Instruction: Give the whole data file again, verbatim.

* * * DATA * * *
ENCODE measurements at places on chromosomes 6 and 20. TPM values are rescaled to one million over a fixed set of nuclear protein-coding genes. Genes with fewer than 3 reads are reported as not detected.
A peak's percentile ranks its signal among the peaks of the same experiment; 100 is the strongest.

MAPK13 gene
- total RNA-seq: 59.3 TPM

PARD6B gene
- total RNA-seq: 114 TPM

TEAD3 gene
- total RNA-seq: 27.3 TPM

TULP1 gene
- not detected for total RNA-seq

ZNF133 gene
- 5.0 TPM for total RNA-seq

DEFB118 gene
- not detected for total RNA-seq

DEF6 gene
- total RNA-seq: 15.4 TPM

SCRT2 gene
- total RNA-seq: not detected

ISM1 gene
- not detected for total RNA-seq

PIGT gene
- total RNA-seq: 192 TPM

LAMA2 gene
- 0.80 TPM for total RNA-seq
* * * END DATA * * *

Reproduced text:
ENCODE measurements at places on chromosomes 6 and 20. TPM values are rescaled to one million over a fixed set of nuclear protein-coding genes. Genes with fewer than 3 reads are reported as not detected.
A peak's percentile ranks its signal among the peaks of the same experiment; 100 is the strongest.

MAPK13 gene
- total RNA-seq: 59.3 TPM

PARD6B gene
- total RNA-seq: 114 TPM

TEAD3 gene
- total RNA-seq: 27.3 TPM

TULP1 gene
- not detected for total RNA-seq

ZNF133 gene
- 5.0 TPM for total RNA-seq

DEFB118 gene
- not detected for total RNA-seq

DEF6 gene
- total RNA-seq: 15.4 TPM

SCRT2 gene
- total RNA-seq: not detected

ISM1 gene
- not detected for total RNA-seq

PIGT gene
- total RNA-seq: 192 TPM

LAMA2 gene
- 0.80 TPM for total RNA-seq